What Kinds of Damages Can I Get in My Personal Injury Case?
In a personal injury lawsuit, the injured party (the plaintiff) may be permitted to recover several different types of damages from the person responsible for the injury (the defendant). Although each state’s rules may be slightly different, there are general categories of damages that plaintiffs may be able to recover.
Most damages in a personal injury case are divided between what is known as general damages and special damages. General damages, also known as non-economic damages, include damages that are more subjective in nature, such as pain and suffering. Special damages, also sometimes known as economic damages, encompass any definite costs incurred as a result of the injury, such as medical costs.
In some cases, both past (from the time of the injury until the time the damages are awarded) and future (from the time of the award forward) damages can be awarded. For example, a plaintiff might request damages for past pain and suffering and future pain and suffering if the plaintiff is likely to continue to experience pain in the future.
In order to recover any damages, the plaintiff must be able to prove that the accident was the proximate cause of each element of damages claimed. (For more on proximate cause, see our post here, discussing the elements of a negligence case).
General or Non-economic Damages
General damages include things like pain and suffering, mental anguish, impairment, disfigurement, and other damages that do not have a built-in or specific cost. They are, by their very nature, subjective, and therefore can be difficult to prove.
Some of the factors that can be considered when determining the amount of general damages to be awarded include the severity of the injury, the level of pain experienced by the plaintiff, the length of time the pain has lasted, anxiety or other mental anguish suffered by the plaintiff, and how the plaintiff’s life has been changed or interrupted as a result of the injury, pain, or resulting anguish.
General damages can also include damages such as loss of services, loss of consortium or loss of companionship, which may be awarded to the spouse, parent or child of the injured party. These damages compensate the family member for the loss of the love, companionship or guidance of that person in a wrongful death case, and loss of certain household services that may have been performed by the injured person who has either died or is no longer able to perform those services.
Special or Economic Damages
Special or economic damages are usually damages which can be objectively determined, and the plaintiff is required to present proof of the specific amount of economic damages claimed. But even economic damages may not be as straightforward as it might seem at first, depending on how severe the injury is and how long it might last.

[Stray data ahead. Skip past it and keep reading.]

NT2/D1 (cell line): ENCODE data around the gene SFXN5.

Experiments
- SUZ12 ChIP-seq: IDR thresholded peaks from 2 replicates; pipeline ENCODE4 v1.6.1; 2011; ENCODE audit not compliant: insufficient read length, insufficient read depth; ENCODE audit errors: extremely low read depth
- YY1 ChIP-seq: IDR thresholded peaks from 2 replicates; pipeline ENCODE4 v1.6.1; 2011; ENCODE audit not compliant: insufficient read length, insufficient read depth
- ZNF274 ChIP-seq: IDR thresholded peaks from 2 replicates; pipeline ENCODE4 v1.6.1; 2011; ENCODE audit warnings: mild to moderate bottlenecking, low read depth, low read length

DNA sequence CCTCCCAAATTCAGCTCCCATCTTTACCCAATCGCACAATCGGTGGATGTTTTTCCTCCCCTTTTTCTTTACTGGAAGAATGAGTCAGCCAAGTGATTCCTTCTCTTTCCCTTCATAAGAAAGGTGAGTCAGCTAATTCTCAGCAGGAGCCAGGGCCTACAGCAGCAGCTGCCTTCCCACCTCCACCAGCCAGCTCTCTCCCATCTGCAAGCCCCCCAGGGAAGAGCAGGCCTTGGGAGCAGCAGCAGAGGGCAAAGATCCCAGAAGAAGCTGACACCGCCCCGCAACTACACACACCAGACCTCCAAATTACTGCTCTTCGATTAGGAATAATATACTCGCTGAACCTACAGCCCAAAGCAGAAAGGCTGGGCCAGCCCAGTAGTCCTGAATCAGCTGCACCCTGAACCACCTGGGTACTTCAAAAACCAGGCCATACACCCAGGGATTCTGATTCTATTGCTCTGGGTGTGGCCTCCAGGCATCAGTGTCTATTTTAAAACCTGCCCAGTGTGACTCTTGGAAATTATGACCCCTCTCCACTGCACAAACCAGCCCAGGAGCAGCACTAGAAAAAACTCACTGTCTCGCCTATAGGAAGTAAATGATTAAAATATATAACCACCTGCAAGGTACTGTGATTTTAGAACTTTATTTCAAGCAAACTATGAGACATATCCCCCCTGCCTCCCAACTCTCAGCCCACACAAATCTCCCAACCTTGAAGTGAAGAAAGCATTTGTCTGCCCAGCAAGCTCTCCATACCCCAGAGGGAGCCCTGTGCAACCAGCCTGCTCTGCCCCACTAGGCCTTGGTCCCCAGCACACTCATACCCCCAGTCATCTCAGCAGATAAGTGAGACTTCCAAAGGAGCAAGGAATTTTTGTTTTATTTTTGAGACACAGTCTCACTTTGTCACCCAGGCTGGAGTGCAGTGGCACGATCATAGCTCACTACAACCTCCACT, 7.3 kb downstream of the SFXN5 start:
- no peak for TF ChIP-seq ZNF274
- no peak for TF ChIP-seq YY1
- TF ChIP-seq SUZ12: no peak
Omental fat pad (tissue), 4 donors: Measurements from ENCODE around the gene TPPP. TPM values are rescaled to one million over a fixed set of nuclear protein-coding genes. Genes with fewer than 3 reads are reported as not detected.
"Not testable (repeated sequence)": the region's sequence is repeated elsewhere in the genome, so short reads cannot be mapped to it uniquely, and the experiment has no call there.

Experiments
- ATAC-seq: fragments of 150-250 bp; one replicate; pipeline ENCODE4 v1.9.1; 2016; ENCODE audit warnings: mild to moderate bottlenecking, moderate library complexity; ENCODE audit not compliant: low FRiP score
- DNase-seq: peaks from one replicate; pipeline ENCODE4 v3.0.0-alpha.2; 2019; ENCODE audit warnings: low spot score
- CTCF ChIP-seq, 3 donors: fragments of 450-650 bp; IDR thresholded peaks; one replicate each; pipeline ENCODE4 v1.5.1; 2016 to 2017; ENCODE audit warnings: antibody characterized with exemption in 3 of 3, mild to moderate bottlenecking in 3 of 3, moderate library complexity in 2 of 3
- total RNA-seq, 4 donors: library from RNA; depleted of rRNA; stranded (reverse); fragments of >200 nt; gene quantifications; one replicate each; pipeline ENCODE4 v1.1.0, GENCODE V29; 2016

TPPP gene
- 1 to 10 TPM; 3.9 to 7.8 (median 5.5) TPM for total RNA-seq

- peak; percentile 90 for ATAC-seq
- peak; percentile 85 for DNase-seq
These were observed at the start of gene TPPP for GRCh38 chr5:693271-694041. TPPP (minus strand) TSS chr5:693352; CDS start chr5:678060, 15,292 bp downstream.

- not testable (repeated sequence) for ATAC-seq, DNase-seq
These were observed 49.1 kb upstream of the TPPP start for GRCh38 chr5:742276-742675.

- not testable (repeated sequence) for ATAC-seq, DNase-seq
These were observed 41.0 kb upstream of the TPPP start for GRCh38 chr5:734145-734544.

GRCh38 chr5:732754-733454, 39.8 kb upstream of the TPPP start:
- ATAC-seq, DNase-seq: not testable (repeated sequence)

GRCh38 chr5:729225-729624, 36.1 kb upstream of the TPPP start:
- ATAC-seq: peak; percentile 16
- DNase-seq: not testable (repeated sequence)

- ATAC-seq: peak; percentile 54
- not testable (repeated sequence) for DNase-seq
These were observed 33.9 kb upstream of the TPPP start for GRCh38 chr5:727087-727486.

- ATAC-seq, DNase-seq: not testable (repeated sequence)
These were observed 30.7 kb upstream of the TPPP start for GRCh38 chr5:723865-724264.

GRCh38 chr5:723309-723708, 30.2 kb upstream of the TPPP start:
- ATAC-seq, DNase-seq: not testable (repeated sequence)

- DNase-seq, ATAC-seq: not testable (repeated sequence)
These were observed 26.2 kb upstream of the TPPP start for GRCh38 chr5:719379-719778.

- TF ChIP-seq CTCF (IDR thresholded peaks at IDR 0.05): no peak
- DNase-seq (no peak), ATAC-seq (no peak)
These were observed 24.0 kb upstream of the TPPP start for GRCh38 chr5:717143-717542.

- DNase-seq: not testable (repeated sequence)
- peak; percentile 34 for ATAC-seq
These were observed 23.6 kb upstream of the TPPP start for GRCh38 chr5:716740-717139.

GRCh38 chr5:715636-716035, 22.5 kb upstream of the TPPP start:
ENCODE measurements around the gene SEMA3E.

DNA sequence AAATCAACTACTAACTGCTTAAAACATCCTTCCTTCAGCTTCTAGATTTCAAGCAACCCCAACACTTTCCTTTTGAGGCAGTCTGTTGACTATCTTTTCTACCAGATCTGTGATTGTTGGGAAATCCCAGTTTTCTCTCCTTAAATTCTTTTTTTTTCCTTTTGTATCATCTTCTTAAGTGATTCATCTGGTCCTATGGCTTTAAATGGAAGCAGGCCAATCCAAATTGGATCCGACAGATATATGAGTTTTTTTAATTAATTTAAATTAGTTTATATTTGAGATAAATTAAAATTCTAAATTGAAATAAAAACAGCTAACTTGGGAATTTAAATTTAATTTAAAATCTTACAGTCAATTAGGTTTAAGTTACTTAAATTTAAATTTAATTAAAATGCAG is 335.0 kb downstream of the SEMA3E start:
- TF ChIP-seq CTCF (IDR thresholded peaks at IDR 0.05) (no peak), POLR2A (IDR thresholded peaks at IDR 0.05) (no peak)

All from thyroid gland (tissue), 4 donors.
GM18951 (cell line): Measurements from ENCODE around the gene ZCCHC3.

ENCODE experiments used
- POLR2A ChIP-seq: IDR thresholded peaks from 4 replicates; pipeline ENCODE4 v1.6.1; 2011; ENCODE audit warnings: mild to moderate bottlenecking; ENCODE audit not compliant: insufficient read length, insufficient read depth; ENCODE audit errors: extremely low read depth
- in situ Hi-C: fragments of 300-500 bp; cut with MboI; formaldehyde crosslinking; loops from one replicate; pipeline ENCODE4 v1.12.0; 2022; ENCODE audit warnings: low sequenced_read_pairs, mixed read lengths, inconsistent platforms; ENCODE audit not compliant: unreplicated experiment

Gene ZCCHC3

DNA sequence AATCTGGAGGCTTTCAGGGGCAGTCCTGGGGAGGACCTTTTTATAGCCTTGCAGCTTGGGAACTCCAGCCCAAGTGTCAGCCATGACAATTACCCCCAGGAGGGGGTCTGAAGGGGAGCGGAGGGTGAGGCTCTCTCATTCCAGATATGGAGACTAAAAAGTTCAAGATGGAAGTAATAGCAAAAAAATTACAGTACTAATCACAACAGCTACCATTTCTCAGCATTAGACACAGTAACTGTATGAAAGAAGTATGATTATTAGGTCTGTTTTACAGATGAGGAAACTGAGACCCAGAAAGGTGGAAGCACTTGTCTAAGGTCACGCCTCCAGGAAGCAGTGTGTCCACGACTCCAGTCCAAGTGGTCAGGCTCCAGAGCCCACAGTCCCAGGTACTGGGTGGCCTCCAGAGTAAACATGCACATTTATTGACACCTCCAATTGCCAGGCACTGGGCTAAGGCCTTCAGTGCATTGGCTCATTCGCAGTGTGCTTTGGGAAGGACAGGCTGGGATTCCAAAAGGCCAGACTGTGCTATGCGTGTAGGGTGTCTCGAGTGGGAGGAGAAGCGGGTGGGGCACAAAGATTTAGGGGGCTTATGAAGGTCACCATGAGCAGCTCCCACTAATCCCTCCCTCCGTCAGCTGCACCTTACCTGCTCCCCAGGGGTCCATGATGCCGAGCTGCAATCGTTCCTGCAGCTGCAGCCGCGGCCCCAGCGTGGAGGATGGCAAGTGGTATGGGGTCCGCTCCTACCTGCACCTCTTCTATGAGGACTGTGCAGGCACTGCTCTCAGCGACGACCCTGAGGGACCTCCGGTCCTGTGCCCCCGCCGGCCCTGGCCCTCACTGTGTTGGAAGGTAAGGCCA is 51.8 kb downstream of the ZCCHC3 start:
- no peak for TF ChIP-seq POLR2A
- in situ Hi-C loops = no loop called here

One item of economic damages is medical expenses. If the injury is a relatively straightforward injury, such as a simple bone fracture, damages for medical expenses should be easy to determine, especially if the fracture has already healed by the time the damages are being determined, because all of the medical expenses related to that injury would have already been established.
But if the injury is a more complicated one which may require future medical care or treatment, the expenses involved may be more difficult to determine or estimate. For a plaintiff to prove damages for future medical expenses, the plaintiff would need to present expert testimony from a qualified medical provider about the extent of the future medical care that the plaintiff will need, as well as the cost of that treatment.
Another example of economic damages is property damage. Property damage is often awarded in automobile accident cases, and, depending on the state, can include the fair market value of the vehicle if it is considered to be a total loss as a result of the accident, the cost of repair of the vehicle if it is not a total loss, and possibly diminution in value of the vehicle even if it has been repaired.
Loss of income or earning capacity is another element of special damages. A plaintiff can be awarded damages both for any actual income lost as a result of the injury, and in some cases, loss of potential income in the future. There are many factors to consider when determining loss of earning capacity, which might include an analysis of any future promotions or salary increases the plaintiff would have been expected to receive before they were injured, as compared to what the plaintiff can expect now as a result of the limitations of the injury.
If you have been injured in an accident, you should seek the advice of an attorney who can provide guidance about what types of damages you may be entitled to recover in your case. Even if you decide that you do not want to file a lawsuit, a qualified attorney can help you to determine whether any settlement offered by the opposing party, their lawyer or their insurance company takes into account all of the elements of damage you might be able to recover.
To find a qualified personal injury lawyer who can help, search our website for personal injury attorneys in your area.
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